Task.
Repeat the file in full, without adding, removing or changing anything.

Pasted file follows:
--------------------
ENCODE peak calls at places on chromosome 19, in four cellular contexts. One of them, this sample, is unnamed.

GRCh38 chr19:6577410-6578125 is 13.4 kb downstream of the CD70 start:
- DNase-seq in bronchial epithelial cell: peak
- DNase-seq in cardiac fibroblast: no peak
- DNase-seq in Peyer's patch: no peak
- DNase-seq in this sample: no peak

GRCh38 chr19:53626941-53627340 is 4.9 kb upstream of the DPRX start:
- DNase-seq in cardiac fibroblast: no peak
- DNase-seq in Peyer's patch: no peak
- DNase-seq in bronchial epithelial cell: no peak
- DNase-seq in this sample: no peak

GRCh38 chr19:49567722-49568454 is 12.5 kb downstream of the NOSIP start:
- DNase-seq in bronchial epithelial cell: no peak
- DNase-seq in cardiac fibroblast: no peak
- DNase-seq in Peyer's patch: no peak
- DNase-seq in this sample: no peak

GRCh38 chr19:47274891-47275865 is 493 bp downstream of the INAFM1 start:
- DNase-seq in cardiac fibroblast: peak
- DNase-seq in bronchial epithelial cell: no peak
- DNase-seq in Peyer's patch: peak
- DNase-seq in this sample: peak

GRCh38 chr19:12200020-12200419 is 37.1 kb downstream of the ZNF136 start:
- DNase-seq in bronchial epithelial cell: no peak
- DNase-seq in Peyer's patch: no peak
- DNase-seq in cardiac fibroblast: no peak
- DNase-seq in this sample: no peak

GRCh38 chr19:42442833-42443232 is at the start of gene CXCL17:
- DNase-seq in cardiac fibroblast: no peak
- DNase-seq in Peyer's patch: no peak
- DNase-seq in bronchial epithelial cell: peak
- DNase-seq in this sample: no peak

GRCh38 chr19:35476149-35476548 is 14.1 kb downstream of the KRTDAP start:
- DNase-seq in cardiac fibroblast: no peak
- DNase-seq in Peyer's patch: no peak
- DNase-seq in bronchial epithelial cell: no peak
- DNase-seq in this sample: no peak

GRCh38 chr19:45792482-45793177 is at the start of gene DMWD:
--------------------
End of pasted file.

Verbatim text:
ENCODE peak calls at places on chromosome 19, in four cellular contexts. One of them, this sample, is unnamed.

GRCh38 chr19:6577410-6578125 is 13.4 kb downstream of the CD70 start:
- DNase-seq in bronchial epithelial cell: peak
- DNase-seq in cardiac fibroblast: no peak
- DNase-seq in Peyer's patch: no peak
- DNase-seq in this sample: no peak

GRCh38 chr19:53626941-53627340 is 4.9 kb upstream of the DPRX start:
- DNase-seq in cardiac fibroblast: no peak
- DNase-seq in Peyer's patch: no peak
- DNase-seq in bronchial epithelial cell: no peak
- DNase-seq in this sample: no peak

GRCh38 chr19:49567722-49568454 is 12.5 kb downstream of the NOSIP start:
- DNase-seq in bronchial epithelial cell: no peak
- DNase-seq in cardiac fibroblast: no peak
- DNase-seq in Peyer's patch: no peak
- DNase-seq in this sample: no peak

GRCh38 chr19:47274891-47275865 is 493 bp downstream of the INAFM1 start:
- DNase-seq in cardiac fibroblast: peak
- DNase-seq in bronchial epithelial cell: no peak
- DNase-seq in Peyer's patch: peak
- DNase-seq in this sample: peak

GRCh38 chr19:12200020-12200419 is 37.1 kb downstream of the ZNF136 start:
- DNase-seq in bronchial epithelial cell: no peak
- DNase-seq in Peyer's patch: no peak
- DNase-seq in cardiac fibroblast: no peak
- DNase-seq in this sample: no peak

GRCh38 chr19:42442833-42443232 is at the start of gene CXCL17:
- DNase-seq in cardiac fibroblast: no peak
- DNase-seq in Peyer's patch: no peak
- DNase-seq in bronchial epithelial cell: peak
- DNase-seq in this sample: no peak

GRCh38 chr19:35476149-35476548 is 14.1 kb downstream of the KRTDAP start:
- DNase-seq in cardiac fibroblast: no peak
- DNase-seq in Peyer's patch: no peak
- DNase-seq in bronchial epithelial cell: no peak
- DNase-seq in this sample: no peak

GRCh38 chr19:45792482-45793177 is at the start of gene DMWD: